Natural gas futures bulls saw the red of the matador’s cape Tuesday morning and charged, driving the October contract well past the heights of Monday’s rally. However, almost all of the day’s gains were given back in the last hour of the regular session as the prompt-month contract closed at $3.320, up only 2.3 cents from Monday’s finish.
Futures reached a high of $3.600 two separate times on Tuesday before collapsing back to earth. While the industry has widely accepted the fact that a rally is taking place, no one is quite sure why it is taking place, especially with the bearish fundamental landscape remaining mostly unchanged.
U.S. citizens received two signs Tuesday that the overall economy might be nearing a turn, which could support the bullish case for natural gas. The U.S. Commerce Department said August retail sales figures came in better than expected. Expectations were for a 2% monthly gain, well ahead of July’s minus 0.1% showing, but the actual figure was a stronger 2.7% rise.
The other bit of positive economic news came from Federal Reserve Chairman Ben Bernanke, who said Tuesday “the recession is very likely over at this point.” However, he tempered his comments by noting that the rebound will be “moderate” because of “ongoing headwinds.”
“The natural gas market has extended its recent rally, but it remains something of a rally in search of a reason, with no clear, agreed upon fundamental upward pressure on prices,” said Tim Evans, an analyst with Citi Futures Perspective in New York. “We continue to think the rebound over the past two weeks represents a moment of recognition that the downside potential had been exhausted on the move under $3, leaving prices undervalued, along with some anticipation that by mid-November the addition of heating demand to the equation will result in the usual swing to the storage withdrawal season, removing storage capacity limitations as a market concern until next year.”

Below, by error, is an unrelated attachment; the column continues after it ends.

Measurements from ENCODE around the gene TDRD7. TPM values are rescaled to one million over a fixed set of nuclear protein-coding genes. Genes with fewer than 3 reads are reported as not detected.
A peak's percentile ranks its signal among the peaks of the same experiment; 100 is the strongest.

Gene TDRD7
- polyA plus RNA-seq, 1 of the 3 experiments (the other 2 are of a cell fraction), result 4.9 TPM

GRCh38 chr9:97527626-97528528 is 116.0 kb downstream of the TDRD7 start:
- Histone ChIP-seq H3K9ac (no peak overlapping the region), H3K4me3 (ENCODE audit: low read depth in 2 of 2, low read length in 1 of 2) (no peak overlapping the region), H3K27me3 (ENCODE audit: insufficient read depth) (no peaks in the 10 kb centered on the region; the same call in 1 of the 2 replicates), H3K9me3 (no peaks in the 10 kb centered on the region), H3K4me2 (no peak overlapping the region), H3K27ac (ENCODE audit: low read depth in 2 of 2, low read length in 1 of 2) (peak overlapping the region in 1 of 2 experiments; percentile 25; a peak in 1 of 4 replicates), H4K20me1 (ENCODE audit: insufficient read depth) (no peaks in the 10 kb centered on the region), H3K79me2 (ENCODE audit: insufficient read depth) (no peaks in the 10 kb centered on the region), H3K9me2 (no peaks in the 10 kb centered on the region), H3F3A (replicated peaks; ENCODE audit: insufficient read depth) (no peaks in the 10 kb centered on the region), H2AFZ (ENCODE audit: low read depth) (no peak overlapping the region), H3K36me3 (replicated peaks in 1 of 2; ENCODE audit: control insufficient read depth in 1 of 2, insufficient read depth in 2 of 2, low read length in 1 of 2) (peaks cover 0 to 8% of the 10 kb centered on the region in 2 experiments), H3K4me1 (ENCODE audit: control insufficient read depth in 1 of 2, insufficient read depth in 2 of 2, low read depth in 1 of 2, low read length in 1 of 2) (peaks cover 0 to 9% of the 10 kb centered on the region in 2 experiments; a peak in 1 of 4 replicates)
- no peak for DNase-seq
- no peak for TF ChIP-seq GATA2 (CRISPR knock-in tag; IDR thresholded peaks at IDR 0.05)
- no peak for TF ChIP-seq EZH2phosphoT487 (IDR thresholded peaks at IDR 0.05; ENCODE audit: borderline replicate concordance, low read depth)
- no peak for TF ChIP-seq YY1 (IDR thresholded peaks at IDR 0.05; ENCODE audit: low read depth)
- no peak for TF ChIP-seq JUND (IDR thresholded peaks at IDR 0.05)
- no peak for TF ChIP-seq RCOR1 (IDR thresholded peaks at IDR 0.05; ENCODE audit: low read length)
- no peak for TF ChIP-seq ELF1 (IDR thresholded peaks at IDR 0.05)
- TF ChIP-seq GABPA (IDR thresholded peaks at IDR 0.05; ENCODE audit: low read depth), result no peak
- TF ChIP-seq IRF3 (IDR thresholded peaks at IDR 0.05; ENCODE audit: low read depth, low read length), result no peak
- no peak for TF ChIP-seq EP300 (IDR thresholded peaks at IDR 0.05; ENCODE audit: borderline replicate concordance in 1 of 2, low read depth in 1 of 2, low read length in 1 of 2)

Evans added that he is currently seeing short-covering in the October futures as a feature, which is putting “greater upward pressure” at the front end of the curve than on the forward contracts.
Traders were also aware that Tuesday marked the second day of the four-day rollover period of the United States Natural Gas Fund (UNG). The fund is moving long October futures positions to long November ones. Late last week the fund said it might be issuing new shares beginning Sept. 28 (see Daily GPI, Sept. 15).
“So far, I haven’t seen anything in this move that would allow me to definitively say that the UNG roll was behind it,” said a New York trader. “However, it could be playing a part all the same.”
For the moment technical analysts are reluctant to say early September lows in the low $2.40s are the market low. “I hesitate to mark this as a bottom, but the market is flashing warning signals to anyone who is holding bearish positions,” said Brian LaRose, an analyst at United Energy. “I would feel more confident of the market being able to advance further if the market could break the $3.90-4.05 resistance area. There is no reason at present to call this anything other than a bear market correction. There are some sentiment divergences and some Relative Strength Indicator divergences that point to bullish buy signals, and every major market low for the last 10 years has come in September.”
He added that it was difficult to make a long-term call right here. “The economy is not headed in the right direction, but at the same time we have seen fundamentals completely disconnect from the market in just about every other portion of the energy complex: crude inventories versus prices; heating oil inventories and prices are not fundamentally based; and natural gas is the only market that has been following fundamentals. At the same time sentiment readings [in natural gas] are at an all-time low.”
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